A total of 275 suspected COVID-19 patients with a mean age of 49 years (range 23-75) were collected in this study. Of these, 162 positive and 113 negative samples were selected to evaluate HARDSON COVID-19 Antigen Rapid Test Kit and retested RT-PCR in duplicate to remove the false-negative or false-positive results. Among positive samples, 151 cases showed a low Ct value (<30) with high viral loads, and 11 samples had a high cut-off threshold (>30) with low viral loads. All the samples with no sigmoid shaped graph or Ct value higher than the positive range (>40) were interpreted as negative. Then, the samples were tested with HARDSON COVID-19 Antigen Rapid Test Kit to check the efficacy of the kit in Iran’s population. The average Ct value of 162 positive samples was recorded at 21.5 in the real-time RT-PCR test.
While 16 out of 162 positive samples (9.8%) were declared false-negative, the specificity was represented 100%, meaning there is no false-positive sample among 113 cases. Results indicated that HARDSON COVID-19 Antigen Rapid Test Kit performed well when positive samples with a low cut–off threshold were tested (Ct value <30). Among 11 weak positive samples with a cut threshold in the range of 31-39, none of the samples were detected by this kit. In this study, the sensitivity, specificity, and accuracy of HARDSON COVID-19 Antigen Rapid Test Kit were reported to be 90%, 100%, and 94%, respectively. The overall diagnostic efficacy of the kit is shown in Table 1, and strong positive, weak positive, and negative samples are illustrated in Figure 1.
The SARS-CoV-2 pandemic has significantly challenged public health, economies, and society. The WHO has emphasized the importance of rapid and accurate diagnosis for transmission control through the community (14). Accurate and timely tests have been essential for controlling the pandemic. RT–PCR is a recommended test for the diagnosis of SARS-CoV-2 (15). However, a fully equipped molecular laboratory is required for this approach, such as a real-time PCR machine, biosafety cabinets, and RNA extraction instruments unavailable in all laboratories. In addition, trained technicians are needed to process the samples properly. On the other hand, antigen-based RDTs do not have these limitations and are regarded as self-tests that can be taken anywhere, even at home, to screen individuals and prevent symptomatic patients from referring to high-risk settings. In addition, antigen-based RDTs are more cost-effective than RT-PCR and only take 15 minutes to test and interpret the results with no additional reagents or consumables.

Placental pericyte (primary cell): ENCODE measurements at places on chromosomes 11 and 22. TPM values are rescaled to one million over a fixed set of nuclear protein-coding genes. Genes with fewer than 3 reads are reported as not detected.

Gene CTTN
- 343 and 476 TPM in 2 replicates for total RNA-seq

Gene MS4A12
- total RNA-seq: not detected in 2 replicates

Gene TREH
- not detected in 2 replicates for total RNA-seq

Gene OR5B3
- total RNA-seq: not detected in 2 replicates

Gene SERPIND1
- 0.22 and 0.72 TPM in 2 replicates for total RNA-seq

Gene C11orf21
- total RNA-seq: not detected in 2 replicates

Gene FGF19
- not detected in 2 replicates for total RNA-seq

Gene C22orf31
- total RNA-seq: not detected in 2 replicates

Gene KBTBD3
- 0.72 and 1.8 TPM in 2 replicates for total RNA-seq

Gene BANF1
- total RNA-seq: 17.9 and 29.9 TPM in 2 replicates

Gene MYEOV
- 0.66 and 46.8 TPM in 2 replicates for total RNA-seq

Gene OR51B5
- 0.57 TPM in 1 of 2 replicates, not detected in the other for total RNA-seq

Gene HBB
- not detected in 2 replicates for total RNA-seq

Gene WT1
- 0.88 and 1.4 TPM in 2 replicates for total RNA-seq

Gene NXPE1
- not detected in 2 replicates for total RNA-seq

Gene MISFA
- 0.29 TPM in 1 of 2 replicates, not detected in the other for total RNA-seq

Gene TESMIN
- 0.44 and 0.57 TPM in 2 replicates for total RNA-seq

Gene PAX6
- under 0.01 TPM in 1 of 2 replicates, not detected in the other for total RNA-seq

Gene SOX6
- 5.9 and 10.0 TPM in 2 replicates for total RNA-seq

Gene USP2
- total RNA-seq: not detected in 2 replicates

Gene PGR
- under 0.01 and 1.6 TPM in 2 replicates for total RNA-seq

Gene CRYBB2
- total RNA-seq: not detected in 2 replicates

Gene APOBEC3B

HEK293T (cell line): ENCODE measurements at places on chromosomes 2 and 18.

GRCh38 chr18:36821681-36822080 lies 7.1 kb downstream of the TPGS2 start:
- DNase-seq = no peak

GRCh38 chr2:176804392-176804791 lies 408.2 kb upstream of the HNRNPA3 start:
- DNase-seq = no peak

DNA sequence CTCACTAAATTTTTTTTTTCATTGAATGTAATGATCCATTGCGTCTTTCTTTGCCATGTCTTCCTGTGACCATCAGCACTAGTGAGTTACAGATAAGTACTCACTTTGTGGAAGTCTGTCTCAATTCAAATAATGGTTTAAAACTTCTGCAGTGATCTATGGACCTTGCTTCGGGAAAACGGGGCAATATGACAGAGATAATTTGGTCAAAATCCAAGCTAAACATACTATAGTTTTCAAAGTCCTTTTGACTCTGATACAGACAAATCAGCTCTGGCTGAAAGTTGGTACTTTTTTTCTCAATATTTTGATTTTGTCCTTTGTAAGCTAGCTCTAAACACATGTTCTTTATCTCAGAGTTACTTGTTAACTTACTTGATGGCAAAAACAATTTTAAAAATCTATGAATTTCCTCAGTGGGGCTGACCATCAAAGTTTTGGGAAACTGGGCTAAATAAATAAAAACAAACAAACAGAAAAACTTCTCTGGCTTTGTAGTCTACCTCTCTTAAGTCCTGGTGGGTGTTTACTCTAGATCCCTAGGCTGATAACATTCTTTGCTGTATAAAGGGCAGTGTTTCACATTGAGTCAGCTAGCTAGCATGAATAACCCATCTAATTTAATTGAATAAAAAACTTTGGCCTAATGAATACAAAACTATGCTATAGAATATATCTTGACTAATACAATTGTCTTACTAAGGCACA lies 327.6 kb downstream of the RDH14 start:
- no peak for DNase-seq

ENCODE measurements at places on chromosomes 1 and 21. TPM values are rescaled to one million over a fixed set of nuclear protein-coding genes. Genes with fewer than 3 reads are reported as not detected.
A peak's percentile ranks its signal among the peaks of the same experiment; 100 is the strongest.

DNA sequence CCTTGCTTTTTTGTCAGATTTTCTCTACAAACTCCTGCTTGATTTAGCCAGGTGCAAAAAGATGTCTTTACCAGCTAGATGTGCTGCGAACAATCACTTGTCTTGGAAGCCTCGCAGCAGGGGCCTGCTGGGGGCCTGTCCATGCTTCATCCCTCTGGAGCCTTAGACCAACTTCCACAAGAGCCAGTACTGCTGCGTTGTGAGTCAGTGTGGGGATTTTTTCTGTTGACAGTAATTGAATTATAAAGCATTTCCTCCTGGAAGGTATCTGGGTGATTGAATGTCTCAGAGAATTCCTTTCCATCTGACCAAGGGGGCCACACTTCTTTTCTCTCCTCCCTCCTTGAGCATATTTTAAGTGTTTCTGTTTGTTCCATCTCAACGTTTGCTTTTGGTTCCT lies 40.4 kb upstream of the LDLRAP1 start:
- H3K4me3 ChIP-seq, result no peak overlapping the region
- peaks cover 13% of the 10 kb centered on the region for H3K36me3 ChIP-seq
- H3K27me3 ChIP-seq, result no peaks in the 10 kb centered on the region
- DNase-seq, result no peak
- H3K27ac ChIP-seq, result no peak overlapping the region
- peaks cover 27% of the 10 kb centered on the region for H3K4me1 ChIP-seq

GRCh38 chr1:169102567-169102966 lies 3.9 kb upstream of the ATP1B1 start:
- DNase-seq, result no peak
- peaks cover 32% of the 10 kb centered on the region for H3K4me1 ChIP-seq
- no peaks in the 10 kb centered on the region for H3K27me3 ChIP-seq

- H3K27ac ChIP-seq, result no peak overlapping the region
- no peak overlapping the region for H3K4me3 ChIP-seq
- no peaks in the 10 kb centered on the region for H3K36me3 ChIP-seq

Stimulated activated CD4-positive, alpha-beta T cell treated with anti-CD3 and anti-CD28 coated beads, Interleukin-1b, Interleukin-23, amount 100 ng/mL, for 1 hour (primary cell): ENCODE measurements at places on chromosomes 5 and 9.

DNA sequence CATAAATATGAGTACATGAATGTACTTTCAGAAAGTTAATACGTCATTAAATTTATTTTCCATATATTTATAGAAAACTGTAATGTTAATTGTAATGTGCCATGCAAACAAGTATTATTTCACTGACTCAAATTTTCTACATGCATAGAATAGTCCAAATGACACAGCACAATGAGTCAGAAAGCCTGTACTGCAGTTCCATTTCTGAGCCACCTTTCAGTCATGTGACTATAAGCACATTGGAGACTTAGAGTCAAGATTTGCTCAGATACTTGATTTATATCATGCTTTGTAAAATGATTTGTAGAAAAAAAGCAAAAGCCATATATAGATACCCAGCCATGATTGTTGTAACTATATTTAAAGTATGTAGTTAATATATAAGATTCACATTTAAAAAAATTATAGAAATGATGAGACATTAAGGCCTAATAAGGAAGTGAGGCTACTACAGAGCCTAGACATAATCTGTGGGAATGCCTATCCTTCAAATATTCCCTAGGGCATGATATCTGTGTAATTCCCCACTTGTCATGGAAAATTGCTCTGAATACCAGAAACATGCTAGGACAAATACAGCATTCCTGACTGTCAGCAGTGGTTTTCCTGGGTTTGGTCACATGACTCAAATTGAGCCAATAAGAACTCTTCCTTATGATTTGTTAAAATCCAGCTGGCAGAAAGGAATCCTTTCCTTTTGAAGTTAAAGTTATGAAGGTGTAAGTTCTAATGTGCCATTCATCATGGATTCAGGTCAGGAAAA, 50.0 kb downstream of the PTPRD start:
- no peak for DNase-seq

The WHO stated that acceptable COVID-19 RDTs should have a specificity of more than 97% and a sensitivity of more than 80% (16). So, this study was designed to compare and evaluate HARDSON COVID-19 Antigen Rapid Test Kit for detecting COVID-19 from clinical samples in the Iranian population. To our knowledge, this is the first report on the performance of commercial antigen-based RDTs in Iran. It is worth mentioning that the results revealed that HARDSON COVID-19 Antigen Rapid Test Kit could correctly identify 146 out of 162 strong positives (90%) and 113 negative samples (100%), but all 11 weak positive samples, along with five strong positive samples were reported false-negative. The present study found the specificity and sensitivity of HARDSON COVID-19 Antigen Rapid Test Kit 100% and 90%, respectively, higher than the WHO recommendation.
The reliability of COVID-19 antigen-based RDTs is different according to the manufacturers. The sensitivity rates have been reported in a range between 45%-97% among articles (17-19). In one study, COVID-19 antigen-based RDTs established high sensitivity (90%) based on the nasal swab, while in another study (13), 68% sensitivity was recorded among the Chinese community (20). Because of the global need for antigen-based RDTs, evaluating and reporting the accuracy of commercial assays for detecting COVID-19 is critical. The diagnostic kit analyzed in this study indicated excellent specificity and a relatively good overall sensitivity for the diagnosis of COVID-19 when compared to the RT-PCR detection kit. As 146 out of 151 samples (96%) with a good sigmoid graph at a low Ct value were detected, it could not be detected correctly by HARDSON COVID-19 Antigen Rapid Test Kit in Ct value higher than 24. Therefore, it is not recommended for low viral load samples before the onset of symptoms, and molecular methods like RT-PCR should be performed in such cases. However, it should be noted that the false positivity related to genome contamination (DNA/RNA) is more common in molecular procedures because of the large-scale extraction done in the laboratory (21).
In this study, the overall antigen-based RDTs sensitivity was directly dependent upon the RT-PCR Ct values, as expected. Based on our findings, we concluded that HARDSON COVID-19 Antigen Rapid Test Kit could be an excellent rapid test, especially in high viral loads (96%) for reporting. So, it would be recommended to be integrated into routine diagnostic laboratories and used as an at-home rapid antigen test.